The Koreas | Diplomacy | East Asia

What Does Biden’s Election Win Mean for the South Korean Economy?

The Biden administration will have important ramifications for U.S.-South Korea economics ties, from the KORUS FTA to the TPP.

Kyle Ferrier
What Does Biden’s Election Win Mean for the South Korean Economy?
Credit: Wikimedia Commons/ Gage Skidmore

While the counting is still ongoing in several states, the results suggest former Vice President and Democratic Party candidate Joe Biden has defeated the Republican incumbent, Donald Trump, in the U.S. presidential elections. During the campaign Biden talked at length about issues directly important to Seoul, such as approaching the North Korea nuclear question and managing alliances, but his taking office in South Korea’s second largest trade partner will also likely be of major significance for the country’s economy.

A key pillar of the bilateral economic relationship in recent years has been the U.S.-Korea Free Trade Agreement (KORUS FTA). The deal was first signed in 2007, but only went into force in 2012, after a delay of several years to address U.S. beef and auto concerns. Since then, total annual bilateral trade in goods has steadily increased each year, reaching $134 billion in 2019, up nearly $34 billion from the 2011 pre-agreement baseline. Even before Donald Trump took office and actively pressured foreign companies to invest in the U.S., the agreement also helped to support foreign direct investment (FDI) between the two countries. Compared to 2011, South Korean FDI in the U.S. doubled to over $40 billion by 2015 and was up to $61 billion as of last year, directly supporting nearly 60,000 American jobs in 2017, according to the latest available figures from the U.S. Department of Commerce.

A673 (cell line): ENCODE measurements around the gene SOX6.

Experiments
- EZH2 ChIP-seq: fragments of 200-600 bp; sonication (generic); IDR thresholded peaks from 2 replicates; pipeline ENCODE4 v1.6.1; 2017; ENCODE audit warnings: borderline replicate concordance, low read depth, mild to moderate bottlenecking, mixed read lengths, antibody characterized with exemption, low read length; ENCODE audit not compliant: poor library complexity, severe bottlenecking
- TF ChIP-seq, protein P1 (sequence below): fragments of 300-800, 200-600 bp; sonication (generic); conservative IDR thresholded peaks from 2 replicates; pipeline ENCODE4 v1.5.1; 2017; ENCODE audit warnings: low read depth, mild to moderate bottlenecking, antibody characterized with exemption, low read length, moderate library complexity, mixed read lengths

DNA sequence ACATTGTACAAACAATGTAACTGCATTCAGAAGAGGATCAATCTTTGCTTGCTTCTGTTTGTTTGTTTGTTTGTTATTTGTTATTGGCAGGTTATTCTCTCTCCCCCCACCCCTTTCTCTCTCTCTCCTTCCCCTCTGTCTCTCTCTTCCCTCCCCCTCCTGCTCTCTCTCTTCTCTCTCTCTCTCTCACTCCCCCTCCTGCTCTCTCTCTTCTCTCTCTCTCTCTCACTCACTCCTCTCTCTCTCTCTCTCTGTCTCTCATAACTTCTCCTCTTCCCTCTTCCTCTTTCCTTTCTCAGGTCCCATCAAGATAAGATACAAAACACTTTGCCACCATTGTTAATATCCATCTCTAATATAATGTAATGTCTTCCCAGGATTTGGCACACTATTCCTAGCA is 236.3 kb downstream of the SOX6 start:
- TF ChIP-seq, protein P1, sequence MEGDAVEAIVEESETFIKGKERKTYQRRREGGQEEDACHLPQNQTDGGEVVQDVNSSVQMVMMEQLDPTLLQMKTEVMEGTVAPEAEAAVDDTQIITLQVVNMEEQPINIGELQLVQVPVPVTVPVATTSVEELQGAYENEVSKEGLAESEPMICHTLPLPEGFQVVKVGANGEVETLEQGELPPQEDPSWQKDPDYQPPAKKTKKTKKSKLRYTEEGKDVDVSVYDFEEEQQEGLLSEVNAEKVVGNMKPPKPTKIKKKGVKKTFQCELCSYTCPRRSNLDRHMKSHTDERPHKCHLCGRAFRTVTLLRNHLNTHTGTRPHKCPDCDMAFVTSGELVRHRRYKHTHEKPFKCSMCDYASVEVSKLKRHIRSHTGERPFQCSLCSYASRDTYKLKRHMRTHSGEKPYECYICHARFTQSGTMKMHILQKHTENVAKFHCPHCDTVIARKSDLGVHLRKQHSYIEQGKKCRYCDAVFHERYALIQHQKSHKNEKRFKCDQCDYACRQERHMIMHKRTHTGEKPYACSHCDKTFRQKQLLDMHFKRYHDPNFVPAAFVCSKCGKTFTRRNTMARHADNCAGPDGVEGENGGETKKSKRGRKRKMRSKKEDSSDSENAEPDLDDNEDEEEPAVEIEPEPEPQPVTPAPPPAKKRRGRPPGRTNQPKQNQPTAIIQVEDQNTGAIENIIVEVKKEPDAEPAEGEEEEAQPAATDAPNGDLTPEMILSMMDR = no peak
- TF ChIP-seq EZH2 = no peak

Despite these benefits to the American economy, Trump’s intense focus on the bilateral trade deficit led to a serious strain on the relationship, narrowly avoiding Washington’s withdrawal from the KORUS FTA. Though U.S. exports had risen during some years under the agreement, by the time Trump took office in early 2017 U.S. goods exports to South Korea had slipped below what they were before the agreement, while South Korean goods sent to the U.S. had increased by over $10 billion. Trump’s prescription was to renegotiate what he called “a horrible deal,” even though most experts agreed outside macroeconomic factors – including price fluctuations for U.S. agricultural products – were the underlying cause of the goods deficit, not to mention that Washington’s trade surplus in services with Seoul had grown under KORUS. The amendments both sides agreed to in September 2018 were welcome in that they allowed the White House to claim a win and move on, but they did little in the way of fundamentally shifting the bilateral trade deficit.

While revisiting the KORUS FTA again is just as unlikely to occur under a Biden presidency as it would have been during a second Trump term, Biden is far less likely to inject as much uncertainty into the economic relationship. Trump’s “us vs. them” outlook in his international agenda –  made clear in the KORUS renegotiation – as well as his knack for unconventional maneuvers to achieve his goals, such as placing section 232 tariffs on South Korean steel imports on national security grounds, has made it difficult for companies to confidently navigate relationships with the United States. It can be argued that this uncertainty spurred short-term investment and purchases to allay the president’s concerns, but it has constrained long-term planning in what has otherwise been seen as a relatively stable market. Although Biden’s international economic platform has come under criticism for stressing the need to ramp up the domestic economy first, his greater emphasis on cooperation with allies and like-minded countries suggests he will push to stabilize bilateral economic ties.